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Tips For The Newly Diagnosed

What do you wish you knew when you were first diagnosed with MS? We asked our Facebook community what they would share with someone who has just been diagnosed. Below are a few of the comments we received (over 270 in total!):

Stay positive: 

  • Stay positive – You may have MS but it doesn’t have you
  • Pray and laugh, find something to smile about everyday!!
  • Know your limitations and live your life around them…but stay positive and live as normal a life as possible.
  • Be prepared for what may happen tomorrow but be hopeful that it won’t
  • Learn to enjoy life and rest when needed. Most of all, remember that this is the “new normal” and it takes some adjustments.
  • Take one day at a time
  • Take it in. Be mad. Be sad. Be scared. I think you need to go through those emotions. But then put that away and live. I call it “break down, break through”. There is no joy in living with fear.

Avoid heat/humidity and manage your stress levels: 

  • Do NOT put yourself into stressful situations; they will drain you of every ounce of energy that you may have
  • Two of your worst enemies will be heat & stress. Develop ways to relieve stress before it gets the better of you.
  • Go for walks at night, or really early in the morning during the summer.

Be your own advocate and do your research: 

  • Research outside of mainstream information – consider all options
  • Don’t believe everything you read online!
  • Advocate…advocate…advocate…and research everything you can. Education is the most powerful tool to someone living with MS, as well as the family/caretaker.
  • I highly recommend researching outside the mainstream information.

Take care of your overall health:

  • Leave junk food alone, exercise regularly, eat 5 servings of fruits and veggies
  • Take your meds… even when you feel great.
  • Keep moving your body, find exercises that are not too strenuous but help you stay strong and limber

Get Support:

  • Find a positive support system
  • Find an MS buddy! All the reading and research still cannot prepare you like only experience can. I don’t think I would last a week without my sister…
  • Call the National MS Society for resources.
  • Be honest with everyone about your issues, but only go as in-depth as you are comfortable to with.
  • Look to religion if it’s helpful for you

Find the right doctor and communicate openly:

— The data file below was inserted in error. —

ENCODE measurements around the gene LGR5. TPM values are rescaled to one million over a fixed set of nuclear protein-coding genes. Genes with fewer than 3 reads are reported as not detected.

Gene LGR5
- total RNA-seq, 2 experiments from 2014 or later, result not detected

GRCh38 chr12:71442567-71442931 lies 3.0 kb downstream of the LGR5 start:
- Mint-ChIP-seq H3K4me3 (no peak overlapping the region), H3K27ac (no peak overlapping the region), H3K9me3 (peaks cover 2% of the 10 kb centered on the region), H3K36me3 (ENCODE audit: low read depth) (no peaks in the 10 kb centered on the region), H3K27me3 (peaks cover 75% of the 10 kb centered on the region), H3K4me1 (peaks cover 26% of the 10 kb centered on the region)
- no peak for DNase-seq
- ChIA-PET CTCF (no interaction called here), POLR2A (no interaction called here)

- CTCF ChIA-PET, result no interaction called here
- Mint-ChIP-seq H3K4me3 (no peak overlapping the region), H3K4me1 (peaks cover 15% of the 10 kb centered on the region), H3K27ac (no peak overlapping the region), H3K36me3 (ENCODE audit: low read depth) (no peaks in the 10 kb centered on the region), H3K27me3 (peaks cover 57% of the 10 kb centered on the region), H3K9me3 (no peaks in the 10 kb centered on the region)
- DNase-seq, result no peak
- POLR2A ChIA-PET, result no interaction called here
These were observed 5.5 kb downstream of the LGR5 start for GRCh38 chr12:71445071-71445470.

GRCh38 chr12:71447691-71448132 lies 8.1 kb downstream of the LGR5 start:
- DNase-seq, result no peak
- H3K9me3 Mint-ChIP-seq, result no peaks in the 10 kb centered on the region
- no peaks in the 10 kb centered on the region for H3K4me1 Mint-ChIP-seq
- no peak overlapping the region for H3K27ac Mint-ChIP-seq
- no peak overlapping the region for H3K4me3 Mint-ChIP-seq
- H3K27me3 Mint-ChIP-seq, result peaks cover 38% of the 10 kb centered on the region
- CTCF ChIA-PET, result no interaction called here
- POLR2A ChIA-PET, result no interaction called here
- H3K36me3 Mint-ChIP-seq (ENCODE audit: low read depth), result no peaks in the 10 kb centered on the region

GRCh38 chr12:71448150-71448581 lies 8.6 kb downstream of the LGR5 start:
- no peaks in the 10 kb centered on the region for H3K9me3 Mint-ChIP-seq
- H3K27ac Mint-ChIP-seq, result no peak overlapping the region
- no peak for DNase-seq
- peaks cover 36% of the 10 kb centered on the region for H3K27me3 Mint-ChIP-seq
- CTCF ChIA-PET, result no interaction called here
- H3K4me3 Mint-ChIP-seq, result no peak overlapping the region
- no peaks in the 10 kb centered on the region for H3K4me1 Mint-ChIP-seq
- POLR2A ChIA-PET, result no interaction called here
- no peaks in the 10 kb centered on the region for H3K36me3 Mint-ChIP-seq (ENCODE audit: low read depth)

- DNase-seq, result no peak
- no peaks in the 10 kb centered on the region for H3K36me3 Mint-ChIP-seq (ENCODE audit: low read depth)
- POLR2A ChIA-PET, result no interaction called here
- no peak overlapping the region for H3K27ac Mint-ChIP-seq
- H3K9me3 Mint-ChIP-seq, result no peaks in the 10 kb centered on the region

• Be completely honest with your doctor about every symptom, even if it is embarrassing. He (or she) can’t help if he doesn’t know.
  • Find a doctor that treats your individual diagnosis specifically and is proactive (instead of reactive!).
  • Take notes to every doctor’s appointment with every symptom and/or random question listed, even if you think it is insignificant.
  • Find a good doctor that is knowledgeable with MS.
  • If you don’t feel like your doctor is listening to you or that your doctor isn’t a good fit find a new one. It’s important to have a doctor you can trust and respects you and your choices.
  • Keep track of all your medical records including medications and MRI results

What advice would you share? Please post in the comments! 


  • Carolina
    6 years ago

    My first attack (relapsing-remitting) was so bad that I couldn’t walk. 10 months later, I’ve gone gluten-free and no longer take my pain medicine and exercise regularly. Find the diet that works to help you, not simply feed you, and I definitely agree with the tip to tell your doctor EVERYTHING. It can be embarrassing, but your doctor will keep it between the two of you, and it will help diagnose/plan treatments. Good luck everyone!

  • Carolina
    6 years ago

    I mean that I am able to exercise regularly, not that I don’t haha 🙂

  • Joybo
    6 years ago

    I was diagnosed in the “old” days before MRI. Before DMD’s and before we knew what we know now! So in addition to being frightened (of blindness, being lame, or simply the unknown) I was approached by people who said things like, “Oh my aunt is in a nursing home with MS,” or “Wow, my cousin has been in a wheelchair since she was 20 from MS.” Before INTERNET and before YOU/US/WE could share and learn the truths, I didn’t know enough to realize everyone’s MS is different, from person to person and from day to day. “Fickle as shit” is how I refer to it.
    So (as a tip for the ‘newly diagnosed,’) DON’T go to a support group meeting and assume you’ll have the same problems or outcome as others you see. You may do better! You may do worse! FICKLE she is! DON’T listen to “people who know people who have MS…” if they just bring you negative comments.
    I have been SO LUCKY for 30+ years and even though now disabled, I am blessed to be ambulatory, have my (weird, double vision, unreliable) eyesight, and a beautiful cane as needed. Take ALL the good advice you read above, and this one last thing: MS is like a fingerprint: NO TWO ARE THE SAME. I wish you for you a benign, gentle and easy course. Take care of yourself and give thanks for all you are in ADDITION to an “MS” person. xoxoxo

  • Barbara
    6 years ago

    Outstanding! I agree with Tom — the Swank Diet is a great way to get started. I’ve had MS for over 20 years, and attribute much to how well I’m doing due to this diet.

  • Tim
    6 years ago

    Detox and start the Swank MS Diet.

  • Dee4Tim
    6 years ago

    New to this site. What is the Swank Diet?

  • Kim Dolce moderator
    6 years ago

    Excellent! That really covers it all.


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